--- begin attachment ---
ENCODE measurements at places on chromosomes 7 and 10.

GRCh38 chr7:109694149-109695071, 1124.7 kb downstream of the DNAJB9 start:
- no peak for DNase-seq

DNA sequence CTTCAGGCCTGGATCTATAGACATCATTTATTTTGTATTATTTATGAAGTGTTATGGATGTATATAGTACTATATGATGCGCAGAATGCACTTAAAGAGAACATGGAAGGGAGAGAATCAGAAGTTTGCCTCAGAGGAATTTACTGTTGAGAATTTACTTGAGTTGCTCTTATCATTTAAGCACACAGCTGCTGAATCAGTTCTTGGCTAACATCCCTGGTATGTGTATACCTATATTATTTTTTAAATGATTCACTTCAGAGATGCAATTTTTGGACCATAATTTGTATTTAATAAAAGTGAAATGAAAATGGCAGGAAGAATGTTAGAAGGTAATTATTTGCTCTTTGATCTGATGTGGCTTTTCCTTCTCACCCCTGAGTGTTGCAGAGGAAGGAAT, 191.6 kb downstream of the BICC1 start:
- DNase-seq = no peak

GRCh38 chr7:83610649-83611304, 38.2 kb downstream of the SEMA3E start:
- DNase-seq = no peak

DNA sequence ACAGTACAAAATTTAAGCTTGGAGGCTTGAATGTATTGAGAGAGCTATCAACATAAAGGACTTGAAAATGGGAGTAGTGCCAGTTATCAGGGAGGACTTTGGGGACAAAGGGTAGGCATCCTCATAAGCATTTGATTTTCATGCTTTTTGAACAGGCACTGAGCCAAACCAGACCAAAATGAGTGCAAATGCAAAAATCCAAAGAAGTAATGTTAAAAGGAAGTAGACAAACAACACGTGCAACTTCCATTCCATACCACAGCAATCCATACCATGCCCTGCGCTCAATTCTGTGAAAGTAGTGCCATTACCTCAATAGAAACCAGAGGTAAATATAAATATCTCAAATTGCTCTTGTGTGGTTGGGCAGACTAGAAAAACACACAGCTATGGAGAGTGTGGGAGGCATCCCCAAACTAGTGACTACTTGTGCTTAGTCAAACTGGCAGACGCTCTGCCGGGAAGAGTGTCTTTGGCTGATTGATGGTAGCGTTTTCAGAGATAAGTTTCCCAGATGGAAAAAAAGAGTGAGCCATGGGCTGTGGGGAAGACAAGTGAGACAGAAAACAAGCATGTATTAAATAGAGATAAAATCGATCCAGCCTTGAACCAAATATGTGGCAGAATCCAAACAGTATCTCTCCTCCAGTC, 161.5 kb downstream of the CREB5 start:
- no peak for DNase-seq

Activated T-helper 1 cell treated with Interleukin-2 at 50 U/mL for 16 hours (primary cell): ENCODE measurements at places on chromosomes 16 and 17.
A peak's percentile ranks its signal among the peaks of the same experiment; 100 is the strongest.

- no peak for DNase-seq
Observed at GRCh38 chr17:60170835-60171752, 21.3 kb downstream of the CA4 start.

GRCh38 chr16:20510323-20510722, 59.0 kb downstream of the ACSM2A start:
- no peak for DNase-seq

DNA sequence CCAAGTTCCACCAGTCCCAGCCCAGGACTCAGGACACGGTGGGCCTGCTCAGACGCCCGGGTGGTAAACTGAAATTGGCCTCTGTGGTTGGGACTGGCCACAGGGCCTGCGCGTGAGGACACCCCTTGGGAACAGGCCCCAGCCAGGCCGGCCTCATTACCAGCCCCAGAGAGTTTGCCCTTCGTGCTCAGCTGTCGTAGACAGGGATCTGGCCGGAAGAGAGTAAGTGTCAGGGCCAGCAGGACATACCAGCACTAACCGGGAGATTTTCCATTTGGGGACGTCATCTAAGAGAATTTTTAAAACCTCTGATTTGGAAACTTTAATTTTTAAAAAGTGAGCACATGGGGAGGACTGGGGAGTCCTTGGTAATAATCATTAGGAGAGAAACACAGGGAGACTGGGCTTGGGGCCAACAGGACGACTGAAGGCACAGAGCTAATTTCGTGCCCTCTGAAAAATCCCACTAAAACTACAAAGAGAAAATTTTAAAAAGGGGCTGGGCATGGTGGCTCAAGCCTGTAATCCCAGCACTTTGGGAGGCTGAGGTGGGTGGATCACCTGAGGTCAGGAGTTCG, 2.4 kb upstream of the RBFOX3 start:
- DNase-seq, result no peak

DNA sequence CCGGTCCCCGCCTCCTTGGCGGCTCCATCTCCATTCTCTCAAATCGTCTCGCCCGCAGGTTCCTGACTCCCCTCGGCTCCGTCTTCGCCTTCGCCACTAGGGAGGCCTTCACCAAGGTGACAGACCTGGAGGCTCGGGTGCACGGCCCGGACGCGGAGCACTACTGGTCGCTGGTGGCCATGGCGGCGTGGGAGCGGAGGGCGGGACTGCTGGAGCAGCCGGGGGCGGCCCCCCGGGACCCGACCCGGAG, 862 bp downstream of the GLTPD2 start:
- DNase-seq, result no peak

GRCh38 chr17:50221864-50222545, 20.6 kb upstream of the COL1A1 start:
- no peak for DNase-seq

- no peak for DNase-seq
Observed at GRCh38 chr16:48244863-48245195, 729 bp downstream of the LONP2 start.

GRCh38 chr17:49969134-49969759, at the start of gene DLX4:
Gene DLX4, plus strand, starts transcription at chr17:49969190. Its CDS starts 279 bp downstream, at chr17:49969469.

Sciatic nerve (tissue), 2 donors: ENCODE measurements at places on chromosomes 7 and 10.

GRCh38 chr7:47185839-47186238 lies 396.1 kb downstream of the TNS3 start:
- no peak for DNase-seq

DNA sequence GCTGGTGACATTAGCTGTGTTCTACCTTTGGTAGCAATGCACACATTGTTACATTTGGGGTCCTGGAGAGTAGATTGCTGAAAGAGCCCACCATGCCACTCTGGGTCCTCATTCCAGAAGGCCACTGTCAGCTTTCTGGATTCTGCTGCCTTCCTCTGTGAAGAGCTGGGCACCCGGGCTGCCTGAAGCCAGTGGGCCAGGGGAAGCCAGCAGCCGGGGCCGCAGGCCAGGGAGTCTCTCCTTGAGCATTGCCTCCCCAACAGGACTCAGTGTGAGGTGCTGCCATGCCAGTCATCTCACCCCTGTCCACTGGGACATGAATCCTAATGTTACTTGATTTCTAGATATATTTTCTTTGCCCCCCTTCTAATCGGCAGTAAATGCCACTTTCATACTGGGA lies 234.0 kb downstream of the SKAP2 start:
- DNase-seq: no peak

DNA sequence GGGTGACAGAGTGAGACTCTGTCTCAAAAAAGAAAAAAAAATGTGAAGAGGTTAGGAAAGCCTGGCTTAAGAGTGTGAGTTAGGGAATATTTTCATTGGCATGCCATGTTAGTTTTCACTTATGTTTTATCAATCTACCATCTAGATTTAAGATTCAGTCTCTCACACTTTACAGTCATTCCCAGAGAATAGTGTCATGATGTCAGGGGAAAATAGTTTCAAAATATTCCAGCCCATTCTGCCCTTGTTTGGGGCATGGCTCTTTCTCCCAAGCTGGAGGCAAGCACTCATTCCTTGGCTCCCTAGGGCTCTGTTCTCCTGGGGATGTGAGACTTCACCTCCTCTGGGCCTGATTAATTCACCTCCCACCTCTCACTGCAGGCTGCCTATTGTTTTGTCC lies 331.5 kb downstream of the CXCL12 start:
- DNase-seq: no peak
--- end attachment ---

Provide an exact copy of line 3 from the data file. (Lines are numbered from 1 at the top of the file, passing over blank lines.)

- no peak for DNase-seq